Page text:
The profile outlined by Nolan ( 1996) and commented on by El-Sarraj ( Silver, 2001), although still generally accurate, has to some extent altered more recently. Most frequently the ‘suicide’ bomber is a young unmarried male, but occasionally there have been older married men ( Silver, 2002) and a few unmarried young women, although in the case of the women it is less clear that they have been sanctioned by an Islamic organisation ( Reeves, 2002). Women, however, are no strangers to involvement in terrorist activities but are rare in the Islamic context, wherein social attitudes towards the role of women remain more paternalistic, albeit subject to transition (Alyahya, 1995). One author on terrorism ( Juergensmeyer, 2001) has suggested that the preponderance of young unmarried males as ‘suicide’ bombers in the Israeli—Palestinian conflict may be ascribed to their limitation of sexual outlets arising from high unemployment, the ‘suicide’ bombing being the equivalent of a massive explosive orgasmic catharsis. Such a psychoanalytically based explanation is probably untestable and is likely to be offensive to Muslims, yet quite why the ‘suicide’ bomber is promised 70 virgins needs also to be explained ( Juergensmeyer, 2001). Certainly the reattainment of a sense of power and integrity by such violent means, the knowledge of the pain inflicted on the enemy and the attainment of a sense of some form of self-actualisation and recognition within the community probably help to explain the behaviour of the ‘ suicide’ bomber.
The profile of the perpetrators of the events of 11 September 2001 represents a further development of the characteristics of the ‘ suicide’ bomber ( Alexander & Swetnam, 2001). Of the 19 involved, all were of Arab or Muslim origin, all were male but generally somewhat older than their Palestinian counterparts and all were of a higher level of academic attainment. It seems, therefore, that the nature of those involved in ‘ suicide’ bombing is liable to evolve according to circumstances, although with nationalist and, at times, religious motivation being the most central.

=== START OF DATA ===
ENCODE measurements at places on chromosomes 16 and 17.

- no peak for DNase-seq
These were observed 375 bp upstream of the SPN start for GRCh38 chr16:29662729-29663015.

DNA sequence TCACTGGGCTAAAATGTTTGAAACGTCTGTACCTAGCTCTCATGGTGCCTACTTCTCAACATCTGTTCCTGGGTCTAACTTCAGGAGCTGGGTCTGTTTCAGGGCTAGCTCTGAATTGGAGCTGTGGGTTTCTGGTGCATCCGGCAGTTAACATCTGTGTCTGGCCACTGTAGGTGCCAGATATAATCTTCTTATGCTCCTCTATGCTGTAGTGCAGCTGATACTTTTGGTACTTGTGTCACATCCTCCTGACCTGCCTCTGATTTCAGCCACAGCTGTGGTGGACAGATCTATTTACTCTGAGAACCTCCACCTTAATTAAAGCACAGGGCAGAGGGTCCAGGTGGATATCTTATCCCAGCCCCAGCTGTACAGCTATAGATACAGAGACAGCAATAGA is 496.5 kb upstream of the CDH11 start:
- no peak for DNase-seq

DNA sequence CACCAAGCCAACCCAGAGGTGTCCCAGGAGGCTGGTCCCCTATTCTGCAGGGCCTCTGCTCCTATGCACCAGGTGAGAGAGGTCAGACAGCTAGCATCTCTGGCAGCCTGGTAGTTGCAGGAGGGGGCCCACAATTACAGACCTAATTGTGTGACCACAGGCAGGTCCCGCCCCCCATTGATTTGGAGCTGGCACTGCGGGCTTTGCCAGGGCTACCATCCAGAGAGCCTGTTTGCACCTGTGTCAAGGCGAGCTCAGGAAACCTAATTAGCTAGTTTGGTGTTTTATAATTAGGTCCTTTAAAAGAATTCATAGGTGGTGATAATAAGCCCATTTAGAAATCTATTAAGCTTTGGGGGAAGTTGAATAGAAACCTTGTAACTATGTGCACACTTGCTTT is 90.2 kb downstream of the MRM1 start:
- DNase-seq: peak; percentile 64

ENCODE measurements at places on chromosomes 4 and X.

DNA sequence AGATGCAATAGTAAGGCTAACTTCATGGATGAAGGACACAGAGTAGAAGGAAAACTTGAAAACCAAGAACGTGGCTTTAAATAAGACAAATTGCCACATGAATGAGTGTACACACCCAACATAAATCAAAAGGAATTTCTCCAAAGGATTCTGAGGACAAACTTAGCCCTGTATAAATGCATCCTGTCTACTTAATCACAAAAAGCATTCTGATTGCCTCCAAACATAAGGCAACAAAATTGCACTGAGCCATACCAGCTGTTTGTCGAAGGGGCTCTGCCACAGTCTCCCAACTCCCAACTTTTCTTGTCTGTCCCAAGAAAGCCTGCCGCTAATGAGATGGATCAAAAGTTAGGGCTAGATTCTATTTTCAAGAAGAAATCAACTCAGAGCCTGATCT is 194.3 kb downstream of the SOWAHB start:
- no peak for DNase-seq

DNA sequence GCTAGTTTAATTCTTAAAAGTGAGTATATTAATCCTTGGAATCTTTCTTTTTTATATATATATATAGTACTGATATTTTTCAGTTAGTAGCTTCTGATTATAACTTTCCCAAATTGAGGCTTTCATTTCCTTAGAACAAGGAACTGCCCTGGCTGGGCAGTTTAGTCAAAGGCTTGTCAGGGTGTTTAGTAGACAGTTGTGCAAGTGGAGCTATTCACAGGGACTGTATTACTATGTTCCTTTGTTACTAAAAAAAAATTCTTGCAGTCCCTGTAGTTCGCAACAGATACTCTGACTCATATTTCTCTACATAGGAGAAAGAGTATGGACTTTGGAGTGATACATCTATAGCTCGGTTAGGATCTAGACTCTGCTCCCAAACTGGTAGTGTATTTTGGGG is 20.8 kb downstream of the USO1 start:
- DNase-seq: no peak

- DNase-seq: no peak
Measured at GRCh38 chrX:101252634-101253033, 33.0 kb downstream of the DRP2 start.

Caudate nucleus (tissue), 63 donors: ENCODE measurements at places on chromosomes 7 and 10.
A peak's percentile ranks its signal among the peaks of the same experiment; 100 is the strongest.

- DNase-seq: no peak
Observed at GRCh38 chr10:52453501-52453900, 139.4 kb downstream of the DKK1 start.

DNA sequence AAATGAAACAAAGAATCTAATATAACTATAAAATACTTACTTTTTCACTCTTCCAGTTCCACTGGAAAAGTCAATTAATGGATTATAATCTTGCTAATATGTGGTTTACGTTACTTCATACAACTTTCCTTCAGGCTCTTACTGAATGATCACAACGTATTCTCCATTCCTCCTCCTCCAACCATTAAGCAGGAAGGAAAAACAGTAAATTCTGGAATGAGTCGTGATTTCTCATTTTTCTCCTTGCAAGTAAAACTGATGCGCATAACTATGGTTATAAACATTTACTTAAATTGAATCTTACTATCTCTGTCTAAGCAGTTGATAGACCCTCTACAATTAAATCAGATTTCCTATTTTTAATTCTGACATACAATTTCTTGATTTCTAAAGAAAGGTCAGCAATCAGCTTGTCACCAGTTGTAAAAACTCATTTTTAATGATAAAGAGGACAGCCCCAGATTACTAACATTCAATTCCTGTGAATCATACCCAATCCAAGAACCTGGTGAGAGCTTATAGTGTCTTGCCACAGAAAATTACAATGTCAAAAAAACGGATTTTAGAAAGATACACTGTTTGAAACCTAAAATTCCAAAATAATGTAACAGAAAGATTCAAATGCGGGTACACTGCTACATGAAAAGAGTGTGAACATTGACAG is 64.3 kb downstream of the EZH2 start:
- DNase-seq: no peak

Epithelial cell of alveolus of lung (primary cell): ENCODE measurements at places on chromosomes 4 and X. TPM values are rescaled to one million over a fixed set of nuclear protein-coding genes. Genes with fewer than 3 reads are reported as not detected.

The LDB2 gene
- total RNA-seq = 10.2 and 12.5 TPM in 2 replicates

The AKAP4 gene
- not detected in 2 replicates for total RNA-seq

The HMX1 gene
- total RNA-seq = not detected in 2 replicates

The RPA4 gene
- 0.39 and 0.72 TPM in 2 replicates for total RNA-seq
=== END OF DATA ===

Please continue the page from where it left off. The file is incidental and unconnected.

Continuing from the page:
Although terrorism throughout human history has been tragic, until relatively recently it has been more of an irritant than any major hazard. However, the existence of weapons of mass destruction now renders terrorism a potential threat to the very existence of human life ( Hoge & Rose, 2001). Such potential global destruction, or globicide as one might call it, supersedes even that of genocide in its lethality. Although religious factors are not the only determinant of ‘suicide’ bombers, the revival of religious fundamentalism towards the end of the 20th century renders the phenomenon a major global threat. Even though religion can be a force for good, it can equally be abused as a force for evil. Ultimately, the parallel traits in human nature of good and evil may perhaps be the most durable of all the characteristics of the human species. There is no need to apply a psychiatric analysis to the ‘suicide’ bomber because the phenomenon can be explained in political terms. Most participants in terrorism are not usually mentally disordered and their behaviour can be construed more in terms of group dynamics ( Colvard, 2002). On the other hand, perhaps psychiatric terminology is as yet deficient in not having the depth to encompass the emotions and behaviour of groups of people whose levels of hate, low self-esteem, humiliation and alienation are such that it is felt that they can be remedied by the mass destruction of life, including their own.
- © 2002 Royal College of Psychiatrists